Monday 24 February 2020

Tuberculous inertia

We have a peculiar relationship with TB in Ireland. It's almost as if the tuberule bacillus Mycobacterium tuberculosis infects our brains to ensure its own survival. Kill those badgers it insidiously suggests, so that we are distracted from changing the tuberculosis-friendly practice of bunching cattle close together in sheds for much of the winter. I was scathing about this in August 2016. Testing testing testing for TB-positive cattle is a major part of the income stream for rural veterinarians. Where would they scrabble for cash if we could cure the sourge?
Along with malaria and infectious diarrhoea, TB is the biggest killer [WHO report] of [small, black] people in the world today. In 2018 there were 10 million new cases and 1.5 million deaths attributable directly to tuberculosis infection. Worryingly 5% of those new infections were from antibiotic resistant strains. If you can't kill the bacteria with drugs, it would surely be a good idea to prevent the initial infection.

Yes, yes, we have a solution for that, in Ireland we used to routinely vaccinate young people with Bacille Calmette-Guérin (BCG) but that is no longer the case because the incidence in Irish people is so low that the Health Information and Quality Authority (HIQA) reckons it's not worth the money and hassle. Compare that answer to the community health management of HPV with Gardasil. I remember getting my BCG as a teenager in England. One afternoon in about 1969 the whole school was lined up with sleeves rolled up and given a scratch with an infected needle. The BCG was originally captured from Mycobacterium bovis and "passaged" in the lab for more than a decade until its virulence was attenuated to acceptable levels in the 1920s. It was still close enough to feisty fighty tuberculosis to make the immune system aware and ready to deal with any subsequent infection - before symptoms were apparent. It was all very similar in technological advancement, but with better ethical paperwork, to how Jenner and Jesty helped prevent smallpox 200 years earlier. Routine vaccination is definitely on the cards after cost-benefit analysis across much of the Third World.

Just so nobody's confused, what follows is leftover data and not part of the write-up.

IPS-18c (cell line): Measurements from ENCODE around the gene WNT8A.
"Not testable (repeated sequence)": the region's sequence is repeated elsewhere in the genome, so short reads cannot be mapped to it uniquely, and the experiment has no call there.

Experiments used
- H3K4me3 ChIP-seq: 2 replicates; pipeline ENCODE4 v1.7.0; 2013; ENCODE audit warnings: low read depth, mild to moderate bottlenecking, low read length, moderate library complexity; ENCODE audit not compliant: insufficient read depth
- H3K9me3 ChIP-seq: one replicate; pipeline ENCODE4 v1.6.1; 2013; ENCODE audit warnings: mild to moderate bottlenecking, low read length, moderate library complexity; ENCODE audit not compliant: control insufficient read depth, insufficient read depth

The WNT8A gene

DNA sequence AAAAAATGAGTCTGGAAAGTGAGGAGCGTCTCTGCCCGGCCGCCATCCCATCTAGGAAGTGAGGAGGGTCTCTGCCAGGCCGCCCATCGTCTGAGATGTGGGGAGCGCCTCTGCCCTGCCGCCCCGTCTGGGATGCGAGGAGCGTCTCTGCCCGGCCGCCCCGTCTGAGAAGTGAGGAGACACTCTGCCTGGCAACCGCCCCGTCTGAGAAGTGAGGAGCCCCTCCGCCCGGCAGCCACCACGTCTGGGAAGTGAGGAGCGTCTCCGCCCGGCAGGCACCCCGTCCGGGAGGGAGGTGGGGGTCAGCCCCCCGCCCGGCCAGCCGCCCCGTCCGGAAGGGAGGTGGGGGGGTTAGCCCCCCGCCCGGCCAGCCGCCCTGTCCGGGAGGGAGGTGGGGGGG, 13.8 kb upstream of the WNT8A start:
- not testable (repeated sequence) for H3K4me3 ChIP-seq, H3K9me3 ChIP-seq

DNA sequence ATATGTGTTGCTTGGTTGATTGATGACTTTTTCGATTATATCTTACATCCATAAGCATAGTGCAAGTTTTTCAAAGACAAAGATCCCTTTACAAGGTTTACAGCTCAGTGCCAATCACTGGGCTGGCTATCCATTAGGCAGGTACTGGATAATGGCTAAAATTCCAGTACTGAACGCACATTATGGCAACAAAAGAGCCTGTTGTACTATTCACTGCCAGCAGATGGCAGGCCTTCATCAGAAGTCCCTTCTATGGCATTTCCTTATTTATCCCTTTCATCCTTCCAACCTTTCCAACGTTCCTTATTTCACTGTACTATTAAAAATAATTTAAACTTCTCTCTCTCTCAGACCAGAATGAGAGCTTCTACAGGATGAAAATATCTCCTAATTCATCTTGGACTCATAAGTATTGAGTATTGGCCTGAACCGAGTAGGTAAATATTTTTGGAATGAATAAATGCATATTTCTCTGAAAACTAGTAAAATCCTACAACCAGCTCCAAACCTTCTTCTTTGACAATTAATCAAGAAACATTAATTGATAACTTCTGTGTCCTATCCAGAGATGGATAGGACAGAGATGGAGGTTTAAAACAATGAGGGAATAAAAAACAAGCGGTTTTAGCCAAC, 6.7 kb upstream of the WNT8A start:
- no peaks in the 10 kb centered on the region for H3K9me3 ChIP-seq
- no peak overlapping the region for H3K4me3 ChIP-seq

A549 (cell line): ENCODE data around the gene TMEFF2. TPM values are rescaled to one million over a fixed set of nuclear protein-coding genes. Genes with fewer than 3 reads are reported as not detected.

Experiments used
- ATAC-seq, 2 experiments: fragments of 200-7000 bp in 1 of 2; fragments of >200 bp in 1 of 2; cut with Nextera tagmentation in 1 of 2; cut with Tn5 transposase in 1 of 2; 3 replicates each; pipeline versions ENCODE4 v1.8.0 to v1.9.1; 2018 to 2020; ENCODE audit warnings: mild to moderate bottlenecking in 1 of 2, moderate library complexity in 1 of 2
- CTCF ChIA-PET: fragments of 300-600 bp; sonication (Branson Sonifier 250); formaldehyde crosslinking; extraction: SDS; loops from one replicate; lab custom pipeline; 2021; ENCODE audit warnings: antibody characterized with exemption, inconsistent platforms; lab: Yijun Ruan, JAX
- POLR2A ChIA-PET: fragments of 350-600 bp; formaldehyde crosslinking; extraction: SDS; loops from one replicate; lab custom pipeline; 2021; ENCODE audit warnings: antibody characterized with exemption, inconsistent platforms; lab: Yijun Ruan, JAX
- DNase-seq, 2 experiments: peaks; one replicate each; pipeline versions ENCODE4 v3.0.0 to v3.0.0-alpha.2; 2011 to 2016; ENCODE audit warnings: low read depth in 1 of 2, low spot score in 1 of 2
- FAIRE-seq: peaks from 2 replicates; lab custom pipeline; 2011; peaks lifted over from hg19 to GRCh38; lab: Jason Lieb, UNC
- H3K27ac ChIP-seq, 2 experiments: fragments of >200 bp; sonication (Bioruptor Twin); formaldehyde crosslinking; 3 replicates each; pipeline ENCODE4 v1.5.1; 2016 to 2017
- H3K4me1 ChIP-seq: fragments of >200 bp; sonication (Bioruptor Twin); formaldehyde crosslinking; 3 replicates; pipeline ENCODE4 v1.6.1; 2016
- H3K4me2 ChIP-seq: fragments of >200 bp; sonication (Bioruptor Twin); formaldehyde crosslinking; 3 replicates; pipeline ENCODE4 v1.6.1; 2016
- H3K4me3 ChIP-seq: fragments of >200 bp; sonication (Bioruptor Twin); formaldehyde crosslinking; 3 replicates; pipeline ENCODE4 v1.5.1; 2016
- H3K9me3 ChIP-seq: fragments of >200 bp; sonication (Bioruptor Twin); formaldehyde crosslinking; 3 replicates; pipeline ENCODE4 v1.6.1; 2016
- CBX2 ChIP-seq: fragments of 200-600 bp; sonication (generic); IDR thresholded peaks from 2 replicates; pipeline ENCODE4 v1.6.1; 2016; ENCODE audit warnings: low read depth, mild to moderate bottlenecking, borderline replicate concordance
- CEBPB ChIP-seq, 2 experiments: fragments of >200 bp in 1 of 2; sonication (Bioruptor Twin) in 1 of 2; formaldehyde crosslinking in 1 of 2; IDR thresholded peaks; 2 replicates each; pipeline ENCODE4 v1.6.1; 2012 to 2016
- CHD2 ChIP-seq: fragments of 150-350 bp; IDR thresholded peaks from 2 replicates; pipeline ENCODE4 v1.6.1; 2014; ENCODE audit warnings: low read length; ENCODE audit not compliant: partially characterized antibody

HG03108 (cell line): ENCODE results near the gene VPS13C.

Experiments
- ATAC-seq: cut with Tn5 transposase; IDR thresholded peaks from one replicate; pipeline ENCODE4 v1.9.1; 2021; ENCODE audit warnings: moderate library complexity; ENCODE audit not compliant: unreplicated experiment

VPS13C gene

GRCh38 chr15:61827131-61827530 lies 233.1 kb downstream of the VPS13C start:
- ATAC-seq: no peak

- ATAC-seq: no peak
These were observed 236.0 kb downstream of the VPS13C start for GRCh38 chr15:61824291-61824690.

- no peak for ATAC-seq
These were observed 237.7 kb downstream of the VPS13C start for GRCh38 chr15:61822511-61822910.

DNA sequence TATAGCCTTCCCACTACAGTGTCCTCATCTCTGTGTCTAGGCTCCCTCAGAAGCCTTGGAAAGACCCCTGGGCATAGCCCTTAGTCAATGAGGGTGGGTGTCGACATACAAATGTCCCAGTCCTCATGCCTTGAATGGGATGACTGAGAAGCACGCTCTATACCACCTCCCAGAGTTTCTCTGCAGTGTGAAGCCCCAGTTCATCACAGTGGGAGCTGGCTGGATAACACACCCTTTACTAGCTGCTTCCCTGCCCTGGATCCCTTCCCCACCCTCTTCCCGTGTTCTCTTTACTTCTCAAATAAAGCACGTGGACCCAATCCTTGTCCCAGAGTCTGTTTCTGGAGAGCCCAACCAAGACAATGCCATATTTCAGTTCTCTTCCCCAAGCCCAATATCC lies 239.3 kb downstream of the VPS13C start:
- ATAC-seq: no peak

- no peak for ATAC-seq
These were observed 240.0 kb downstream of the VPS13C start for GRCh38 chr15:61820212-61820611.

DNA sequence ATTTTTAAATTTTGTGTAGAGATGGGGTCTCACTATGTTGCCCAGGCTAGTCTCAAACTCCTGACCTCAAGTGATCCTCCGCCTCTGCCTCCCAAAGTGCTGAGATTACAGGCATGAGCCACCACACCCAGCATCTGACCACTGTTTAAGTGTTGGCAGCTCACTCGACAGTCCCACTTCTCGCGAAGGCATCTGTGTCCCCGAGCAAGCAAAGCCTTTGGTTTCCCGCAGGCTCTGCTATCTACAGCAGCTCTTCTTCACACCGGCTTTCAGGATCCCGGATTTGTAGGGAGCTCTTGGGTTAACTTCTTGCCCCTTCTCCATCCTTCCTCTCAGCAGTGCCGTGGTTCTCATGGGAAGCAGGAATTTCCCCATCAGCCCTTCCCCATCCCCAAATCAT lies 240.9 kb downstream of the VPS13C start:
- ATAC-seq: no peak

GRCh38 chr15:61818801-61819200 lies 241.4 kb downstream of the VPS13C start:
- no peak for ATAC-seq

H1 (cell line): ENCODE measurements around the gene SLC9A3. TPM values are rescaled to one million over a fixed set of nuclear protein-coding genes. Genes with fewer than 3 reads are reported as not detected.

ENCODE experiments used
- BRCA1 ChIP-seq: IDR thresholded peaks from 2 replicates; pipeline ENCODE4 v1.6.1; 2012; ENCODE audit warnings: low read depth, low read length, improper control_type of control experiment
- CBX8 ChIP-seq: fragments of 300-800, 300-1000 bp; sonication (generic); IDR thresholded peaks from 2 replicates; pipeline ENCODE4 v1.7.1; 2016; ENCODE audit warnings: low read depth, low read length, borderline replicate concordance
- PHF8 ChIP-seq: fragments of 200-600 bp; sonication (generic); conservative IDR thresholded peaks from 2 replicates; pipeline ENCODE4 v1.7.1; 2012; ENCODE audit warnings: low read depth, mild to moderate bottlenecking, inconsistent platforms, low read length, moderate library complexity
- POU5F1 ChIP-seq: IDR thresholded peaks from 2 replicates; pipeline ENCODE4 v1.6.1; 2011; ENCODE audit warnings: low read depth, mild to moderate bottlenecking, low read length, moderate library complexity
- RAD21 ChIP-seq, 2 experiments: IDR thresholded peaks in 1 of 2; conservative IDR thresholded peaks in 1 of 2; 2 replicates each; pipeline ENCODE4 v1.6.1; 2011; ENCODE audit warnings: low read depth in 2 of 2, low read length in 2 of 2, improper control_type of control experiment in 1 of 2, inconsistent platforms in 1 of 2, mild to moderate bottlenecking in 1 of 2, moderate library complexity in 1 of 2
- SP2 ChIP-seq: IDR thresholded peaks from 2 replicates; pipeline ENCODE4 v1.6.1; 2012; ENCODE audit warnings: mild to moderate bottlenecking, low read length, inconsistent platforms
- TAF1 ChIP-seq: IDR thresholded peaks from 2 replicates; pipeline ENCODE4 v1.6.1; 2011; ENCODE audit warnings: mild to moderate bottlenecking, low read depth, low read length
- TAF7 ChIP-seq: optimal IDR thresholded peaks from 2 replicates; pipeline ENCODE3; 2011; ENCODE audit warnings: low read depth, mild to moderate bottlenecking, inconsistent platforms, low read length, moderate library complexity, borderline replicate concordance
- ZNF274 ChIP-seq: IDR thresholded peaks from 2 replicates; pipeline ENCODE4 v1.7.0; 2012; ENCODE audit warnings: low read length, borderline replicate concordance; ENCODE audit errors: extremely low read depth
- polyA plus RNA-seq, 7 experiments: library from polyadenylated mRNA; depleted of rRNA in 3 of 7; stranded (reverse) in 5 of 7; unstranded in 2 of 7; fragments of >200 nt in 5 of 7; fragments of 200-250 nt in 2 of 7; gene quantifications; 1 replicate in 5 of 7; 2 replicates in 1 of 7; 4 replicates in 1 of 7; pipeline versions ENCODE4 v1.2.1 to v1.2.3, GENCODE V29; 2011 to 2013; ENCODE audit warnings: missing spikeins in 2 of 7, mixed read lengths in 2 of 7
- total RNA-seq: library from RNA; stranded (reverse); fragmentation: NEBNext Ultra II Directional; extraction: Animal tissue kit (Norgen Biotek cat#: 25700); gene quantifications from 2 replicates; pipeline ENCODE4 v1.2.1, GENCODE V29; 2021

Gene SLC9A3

But frankly, the BCG is not really very good. Far too many youngsters are vaccinated and go on to develop full-blown TB later. Like Dau.I getting MMRed as an infant and contracting mumps as a teenager. The immune system is remarkably varied and subtle with different immune cells servicing different parts of the body. The skin is exposed to a different cohort of potential pathogens to the lungs or the gut and so might well have a different set of immune effectives. In January, a group from the Vaccine Research Center, National Institute of Allergy and Infectious Diseases (NIAID), National Institutes of Health (NIH), Bethesda, MD [Darragh et al.] [exec summary News&Views]reported the results of their investigation of alternative routes for vaccination. Same old BCG was close to 100% effective in rhesus macaques Macaca mulatta IF administered intravenously! We've been scratching at the surface for the best part of 100 years for no better reason than that we've always done it thus.

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